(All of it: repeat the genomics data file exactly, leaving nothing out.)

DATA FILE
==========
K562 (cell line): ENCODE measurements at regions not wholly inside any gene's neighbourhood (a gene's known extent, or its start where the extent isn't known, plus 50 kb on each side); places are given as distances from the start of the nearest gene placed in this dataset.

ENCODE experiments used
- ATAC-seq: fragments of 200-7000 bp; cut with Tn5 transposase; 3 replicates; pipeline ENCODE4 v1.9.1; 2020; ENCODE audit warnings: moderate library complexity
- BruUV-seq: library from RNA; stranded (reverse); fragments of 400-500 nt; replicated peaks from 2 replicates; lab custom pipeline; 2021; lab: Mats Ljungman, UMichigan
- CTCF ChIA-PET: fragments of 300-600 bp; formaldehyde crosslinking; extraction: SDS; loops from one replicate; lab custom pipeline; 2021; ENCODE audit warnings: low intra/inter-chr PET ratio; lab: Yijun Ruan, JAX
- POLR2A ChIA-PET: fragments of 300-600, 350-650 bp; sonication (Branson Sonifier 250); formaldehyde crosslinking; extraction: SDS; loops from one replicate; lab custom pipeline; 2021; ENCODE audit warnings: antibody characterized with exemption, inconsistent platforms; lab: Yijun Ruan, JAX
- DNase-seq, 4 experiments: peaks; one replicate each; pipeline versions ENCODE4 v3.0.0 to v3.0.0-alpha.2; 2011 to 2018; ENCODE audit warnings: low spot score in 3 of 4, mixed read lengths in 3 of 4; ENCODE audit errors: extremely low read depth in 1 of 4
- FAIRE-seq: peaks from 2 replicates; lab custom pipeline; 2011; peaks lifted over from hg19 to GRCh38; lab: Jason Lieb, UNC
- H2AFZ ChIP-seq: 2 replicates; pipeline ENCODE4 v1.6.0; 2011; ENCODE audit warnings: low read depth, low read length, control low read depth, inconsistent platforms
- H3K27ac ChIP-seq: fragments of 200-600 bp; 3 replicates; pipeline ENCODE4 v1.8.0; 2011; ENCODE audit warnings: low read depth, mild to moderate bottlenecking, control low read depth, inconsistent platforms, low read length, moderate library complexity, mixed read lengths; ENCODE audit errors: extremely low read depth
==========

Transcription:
K562 (cell line): ENCODE measurements at regions not wholly inside any gene's neighbourhood (a gene's known extent, or its start where the extent isn't known, plus 50 kb on each side); places are given as distances from the start of the nearest gene placed in this dataset.

ENCODE experiments used
- ATAC-seq: fragments of 200-7000 bp; cut with Tn5 transposase; 3 replicates; pipeline ENCODE4 v1.9.1; 2020; ENCODE audit warnings: moderate library complexity
- BruUV-seq: library from RNA; stranded (reverse); fragments of 400-500 nt; replicated peaks from 2 replicates; lab custom pipeline; 2021; lab: Mats Ljungman, UMichigan
- CTCF ChIA-PET: fragments of 300-600 bp; formaldehyde crosslinking; extraction: SDS; loops from one replicate; lab custom pipeline; 2021; ENCODE audit warnings: low intra/inter-chr PET ratio; lab: Yijun Ruan, JAX
- POLR2A ChIA-PET: fragments of 300-600, 350-650 bp; sonication (Branson Sonifier 250); formaldehyde crosslinking; extraction: SDS; loops from one replicate; lab custom pipeline; 2021; ENCODE audit warnings: antibody characterized with exemption, inconsistent platforms; lab: Yijun Ruan, JAX
- DNase-seq, 4 experiments: peaks; one replicate each; pipeline versions ENCODE4 v3.0.0 to v3.0.0-alpha.2; 2011 to 2018; ENCODE audit warnings: low spot score in 3 of 4, mixed read lengths in 3 of 4; ENCODE audit errors: extremely low read depth in 1 of 4
- FAIRE-seq: peaks from 2 replicates; lab custom pipeline; 2011; peaks lifted over from hg19 to GRCh38; lab: Jason Lieb, UNC
- H2AFZ ChIP-seq: 2 replicates; pipeline ENCODE4 v1.6.0; 2011; ENCODE audit warnings: low read depth, low read length, control low read depth, inconsistent platforms
- H3K27ac ChIP-seq: fragments of 200-600 bp; 3 replicates; pipeline ENCODE4 v1.8.0; 2011; ENCODE audit warnings: low read depth, mild to moderate bottlenecking, control low read depth, inconsistent platforms, low read length, moderate library complexity, mixed read lengths; ENCODE audit errors: extremely low read depth